“Oh, it’s so late already; just stay the night! Then you can get home safely tomorrow in the daylight,” the newlyweds urged her. Not knowing what else to do, she agreed.
The next day she was delayed again.
“You must stay for breakfast!”
“Come on a walk with us first; then you can go home.”
“You really must stay for lunch; don’t leave hungry.”
“It’s raining hard now; traveling in this will be miserable. Just wait for it to stop and then go.”
Yet again, the delays stretched into late evening, and Sabina felt she had no other choice but to stay the night a second time.
The third day, the newlywed couple planned to go visit the bride’s home village.
“Come with us, Sabina. We know your parents beat you. We can take care of you, and you can go to school there.”
Sabina didn’t really want to go, but she felt so pressured. The couple countered every objection she made until she finally gave in.
The couple gave Sabina a set of new clothes and some fake glasses so that no one would recognize her. They told her that if anyone asked, she must say that the groom was her brother or else she would go to jail for 10 years. Did this seem strange to the 13-year-old? Perhaps, but growing up in an abusive home had taught her to keep quiet.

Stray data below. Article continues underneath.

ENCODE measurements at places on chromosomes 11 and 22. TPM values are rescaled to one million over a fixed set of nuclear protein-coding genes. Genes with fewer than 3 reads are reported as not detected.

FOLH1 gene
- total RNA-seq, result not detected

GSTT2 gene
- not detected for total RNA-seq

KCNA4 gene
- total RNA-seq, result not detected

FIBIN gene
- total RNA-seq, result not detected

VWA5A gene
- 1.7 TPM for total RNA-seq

“We could bring home women who have been taken from their surroundings
to make a living off
of the price tag on their own bodies
We could love people well and fight for the justice
of remembering that everyone has a story,
has a dream, has a desire to be something more
than their circumstances allow them to be…”
After one bus ride, they waited at a station to change buses. She saw some police officers and thought about approaching them for help. She wanted to go home. But the couple hurried her on to a different bus, and she didn’t have time to work up the courage to do it.
After boarding the next bus, the couple told her they were no longer going to the bride’s village, but instead to the border. They said they knew people in the border town and wanted to make a quick visit.
The movement of the bus made Sabina sleepy, and she leaned against the window and closed her eyes. Half asleep but still aware of her surroundings, she overheard the couple talking about her.
“How much do you think we will get if we sell her?” the bride asked.
“Quite a bit since she’s pretty and fresh,” the groom responded.
Sabina was definitely scared now. The groom proceeded to FaceTime a friend on the phone.
“I’ve got a girl who is a good item,” he said to the person on the phone. Sabina opened her eyes just a crack.
He was pointing the phone directly at her.
“What if we lived in a world where we remembered that everyone has value and
Not always one you can add a number sign in front of
But a deep seeded inherent value that makes simply their existence significant?”
Near the border, the little group of three got off the bus amid crowds of travelers. It didn’t take much for Sabina to figure out that they were not visiting anyone in this border town, but making a beeline directly to the border crossing.